Throughout history, law enforcement and the courts have often failed to provide adequate equal protection under our laws. Minorities, especially black Americans, have experienced a much clearer path into the criminal justice system than their white counterparts. Once in the system, institutional racism has punished minorities more harshly than similarly situated whites.
Now, going back to the New Hampshire jury nullification proposal, would such a proposal result in more acquittals? Almost certainly. But do more acquittals necessarily equal more justice? Criminal trials are notorious for removing any and all peripheral, non-relevant information from the proceedings. As it stands, the only factors upon which a jury could decide to nullify guilt would be the facts of the case presented at trial and the appearance of the defendant. Both of those factors are the epitome of arbitrary.
It should surprise no one that if this New Hampshire bill becomes law, the beneficiaries of the “justice” option would almost certainly be the same beneficiaries of a system that is currently run disproportionately by whites. Namely, whites. It is fair to assume that the same racial disparities that currently infect our system will also tarnish this get-out-of-jail-free card.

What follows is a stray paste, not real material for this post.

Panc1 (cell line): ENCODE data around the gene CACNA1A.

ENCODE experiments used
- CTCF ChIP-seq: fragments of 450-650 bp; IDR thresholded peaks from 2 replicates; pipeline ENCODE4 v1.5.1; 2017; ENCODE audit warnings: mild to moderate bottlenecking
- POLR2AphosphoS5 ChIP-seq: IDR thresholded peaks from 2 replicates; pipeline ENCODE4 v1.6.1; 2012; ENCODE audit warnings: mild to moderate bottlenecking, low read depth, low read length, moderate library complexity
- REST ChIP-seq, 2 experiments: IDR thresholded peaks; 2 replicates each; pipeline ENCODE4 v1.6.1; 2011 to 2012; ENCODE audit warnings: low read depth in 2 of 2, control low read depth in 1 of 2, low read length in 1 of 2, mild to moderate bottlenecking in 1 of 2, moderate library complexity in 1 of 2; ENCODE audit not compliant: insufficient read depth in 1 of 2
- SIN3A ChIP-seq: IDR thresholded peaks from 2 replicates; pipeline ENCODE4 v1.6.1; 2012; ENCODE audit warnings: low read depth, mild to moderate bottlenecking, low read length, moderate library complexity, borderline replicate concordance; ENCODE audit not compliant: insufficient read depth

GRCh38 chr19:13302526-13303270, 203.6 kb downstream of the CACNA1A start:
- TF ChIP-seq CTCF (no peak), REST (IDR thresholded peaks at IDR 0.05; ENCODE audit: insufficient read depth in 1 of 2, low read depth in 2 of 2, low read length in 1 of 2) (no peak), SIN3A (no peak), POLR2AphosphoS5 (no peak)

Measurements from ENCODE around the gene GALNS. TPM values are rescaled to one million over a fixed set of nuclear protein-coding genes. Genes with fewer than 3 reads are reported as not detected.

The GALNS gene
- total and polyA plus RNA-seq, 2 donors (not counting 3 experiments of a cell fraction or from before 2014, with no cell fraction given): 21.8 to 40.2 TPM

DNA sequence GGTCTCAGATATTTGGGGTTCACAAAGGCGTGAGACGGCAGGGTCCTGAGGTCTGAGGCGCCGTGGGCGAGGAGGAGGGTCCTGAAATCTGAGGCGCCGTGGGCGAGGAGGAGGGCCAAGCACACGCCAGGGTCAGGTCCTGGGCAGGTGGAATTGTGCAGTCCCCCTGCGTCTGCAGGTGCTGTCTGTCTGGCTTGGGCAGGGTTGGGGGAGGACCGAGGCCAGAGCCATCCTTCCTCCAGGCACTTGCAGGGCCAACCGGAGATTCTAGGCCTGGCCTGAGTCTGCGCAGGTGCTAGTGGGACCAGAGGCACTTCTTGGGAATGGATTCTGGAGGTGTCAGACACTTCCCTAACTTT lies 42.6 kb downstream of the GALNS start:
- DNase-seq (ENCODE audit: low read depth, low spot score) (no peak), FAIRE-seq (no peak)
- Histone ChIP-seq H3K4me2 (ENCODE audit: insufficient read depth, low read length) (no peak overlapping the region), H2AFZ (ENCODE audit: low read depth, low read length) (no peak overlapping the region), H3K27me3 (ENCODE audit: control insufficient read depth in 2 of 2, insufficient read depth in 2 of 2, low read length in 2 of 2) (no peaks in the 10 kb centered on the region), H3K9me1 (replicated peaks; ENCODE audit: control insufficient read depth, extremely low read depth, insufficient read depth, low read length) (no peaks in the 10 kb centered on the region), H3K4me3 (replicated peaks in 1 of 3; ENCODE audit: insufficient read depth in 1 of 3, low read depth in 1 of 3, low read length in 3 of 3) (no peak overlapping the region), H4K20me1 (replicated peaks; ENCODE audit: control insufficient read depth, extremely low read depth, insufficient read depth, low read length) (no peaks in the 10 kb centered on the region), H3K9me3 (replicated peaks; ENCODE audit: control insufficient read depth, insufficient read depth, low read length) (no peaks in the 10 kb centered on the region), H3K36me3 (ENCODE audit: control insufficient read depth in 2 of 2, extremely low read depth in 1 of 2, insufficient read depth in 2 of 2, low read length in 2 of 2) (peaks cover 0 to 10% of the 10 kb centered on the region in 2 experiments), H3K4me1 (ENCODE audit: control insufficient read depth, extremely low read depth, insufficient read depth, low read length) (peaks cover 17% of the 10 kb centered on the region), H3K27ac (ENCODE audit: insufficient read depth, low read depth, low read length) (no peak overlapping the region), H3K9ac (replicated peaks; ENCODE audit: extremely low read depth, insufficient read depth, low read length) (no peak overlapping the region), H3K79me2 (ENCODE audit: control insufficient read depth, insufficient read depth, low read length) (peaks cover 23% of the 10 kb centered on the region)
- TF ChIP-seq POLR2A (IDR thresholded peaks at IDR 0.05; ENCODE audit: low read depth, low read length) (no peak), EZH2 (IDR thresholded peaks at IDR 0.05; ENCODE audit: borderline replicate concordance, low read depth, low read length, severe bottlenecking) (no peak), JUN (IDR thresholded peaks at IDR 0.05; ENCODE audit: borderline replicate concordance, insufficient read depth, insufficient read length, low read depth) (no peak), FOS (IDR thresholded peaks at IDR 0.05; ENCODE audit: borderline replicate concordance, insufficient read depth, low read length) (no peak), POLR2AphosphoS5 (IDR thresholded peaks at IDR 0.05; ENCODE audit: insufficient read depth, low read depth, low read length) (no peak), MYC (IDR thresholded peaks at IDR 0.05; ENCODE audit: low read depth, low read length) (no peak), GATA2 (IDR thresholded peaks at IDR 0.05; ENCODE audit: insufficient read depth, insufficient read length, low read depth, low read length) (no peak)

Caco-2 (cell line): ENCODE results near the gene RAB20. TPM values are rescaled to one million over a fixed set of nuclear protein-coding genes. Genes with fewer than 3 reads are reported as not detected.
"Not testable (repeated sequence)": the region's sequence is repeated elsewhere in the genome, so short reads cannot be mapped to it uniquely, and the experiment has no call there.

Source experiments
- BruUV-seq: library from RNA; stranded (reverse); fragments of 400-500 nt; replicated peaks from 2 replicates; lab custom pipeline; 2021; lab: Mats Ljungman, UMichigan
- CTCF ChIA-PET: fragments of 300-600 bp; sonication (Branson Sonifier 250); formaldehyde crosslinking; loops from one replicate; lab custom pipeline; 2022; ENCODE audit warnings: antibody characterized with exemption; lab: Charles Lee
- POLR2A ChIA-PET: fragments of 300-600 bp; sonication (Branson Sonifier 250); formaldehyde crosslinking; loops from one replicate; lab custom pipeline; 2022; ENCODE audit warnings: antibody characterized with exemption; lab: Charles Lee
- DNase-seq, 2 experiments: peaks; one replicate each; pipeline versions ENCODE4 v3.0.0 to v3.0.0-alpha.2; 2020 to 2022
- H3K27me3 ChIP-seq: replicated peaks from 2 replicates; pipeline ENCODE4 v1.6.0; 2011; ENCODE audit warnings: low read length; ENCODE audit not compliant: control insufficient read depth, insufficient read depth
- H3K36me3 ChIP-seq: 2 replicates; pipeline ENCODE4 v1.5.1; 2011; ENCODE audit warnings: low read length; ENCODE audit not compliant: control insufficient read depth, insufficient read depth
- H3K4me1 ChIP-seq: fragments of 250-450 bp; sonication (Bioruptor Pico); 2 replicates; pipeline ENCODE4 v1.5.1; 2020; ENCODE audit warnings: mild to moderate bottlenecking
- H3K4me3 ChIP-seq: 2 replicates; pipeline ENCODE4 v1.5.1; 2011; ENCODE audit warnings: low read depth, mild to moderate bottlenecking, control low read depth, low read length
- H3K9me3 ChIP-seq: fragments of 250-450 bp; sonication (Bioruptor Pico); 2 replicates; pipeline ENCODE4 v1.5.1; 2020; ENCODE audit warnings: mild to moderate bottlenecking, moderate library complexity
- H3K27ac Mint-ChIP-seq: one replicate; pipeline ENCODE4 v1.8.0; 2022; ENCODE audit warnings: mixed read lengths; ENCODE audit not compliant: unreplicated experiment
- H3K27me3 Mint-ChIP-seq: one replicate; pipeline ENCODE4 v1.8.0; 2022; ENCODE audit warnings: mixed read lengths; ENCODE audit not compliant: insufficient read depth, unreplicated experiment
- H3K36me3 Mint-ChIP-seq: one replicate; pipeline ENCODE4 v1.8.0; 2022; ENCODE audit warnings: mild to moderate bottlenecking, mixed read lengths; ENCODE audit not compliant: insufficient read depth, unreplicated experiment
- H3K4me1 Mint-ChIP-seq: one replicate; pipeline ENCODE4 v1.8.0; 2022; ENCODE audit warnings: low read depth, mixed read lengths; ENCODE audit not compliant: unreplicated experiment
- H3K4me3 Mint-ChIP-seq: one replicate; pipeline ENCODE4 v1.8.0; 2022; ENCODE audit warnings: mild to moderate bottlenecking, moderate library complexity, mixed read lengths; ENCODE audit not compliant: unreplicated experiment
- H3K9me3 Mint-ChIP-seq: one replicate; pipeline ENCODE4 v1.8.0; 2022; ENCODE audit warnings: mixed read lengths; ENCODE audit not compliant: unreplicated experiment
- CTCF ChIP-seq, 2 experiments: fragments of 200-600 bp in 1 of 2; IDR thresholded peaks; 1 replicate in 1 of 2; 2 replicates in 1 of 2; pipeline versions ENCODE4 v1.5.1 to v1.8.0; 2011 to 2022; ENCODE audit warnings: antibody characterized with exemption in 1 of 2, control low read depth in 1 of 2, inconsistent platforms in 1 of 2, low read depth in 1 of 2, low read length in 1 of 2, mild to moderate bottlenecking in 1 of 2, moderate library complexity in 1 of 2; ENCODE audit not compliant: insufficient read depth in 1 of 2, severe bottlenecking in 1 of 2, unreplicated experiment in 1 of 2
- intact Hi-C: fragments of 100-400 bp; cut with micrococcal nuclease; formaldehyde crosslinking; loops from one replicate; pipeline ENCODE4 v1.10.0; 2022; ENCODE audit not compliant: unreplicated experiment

Beyond the equal protection implications, this law would open up a Pandora’s box of admissibility. If jurors are told they may consider a “just outcome” instead of the current assessment of whether the elements to a crime have been proven beyond a reasonable doubt, evidence relevant to that question becomes almost unlimited. The central question of guilt can become lost.
How could defense attorneys possibly be expected to advise their clients on whether or not to testify. When the case is on the line, there would now be an impossible choice. Do we defend the case on the merits and argue that the government has failed to meet its burden, or do we put our client’s life on the stand in an attempt to convince the jury that convicting this particular person would be unjust? The latter strategy works great for a guilty mother with three children, but is completely unavailable to an innocent drug addict.
And this brings us back to the rule of law. Determinations of guilt should have little to do with the background of the accused. Did the defendant have the intent to kill or was this an accident? Perhaps self-defense? The defendant stole, but did he steal $999 or $1000? A crime was undoubtedly committed, but was it this defendant who did it? In theory, the questions juries face are answered similarly no matter what the defendant looks like. Certainly, racism (and every other -ism) seeps into a jury’s decision, but at this point, at least it is not sanctioned. A resume is appropriate for a job interview, not a jury deliberation.
This is not to say that many New Hampshire lawmakers did not have good intentions in writing this amendment. But without recognizing the full complexity of law and life that exist in our criminal courts, even a law with good intentions can push true justice further away from those most in need of it.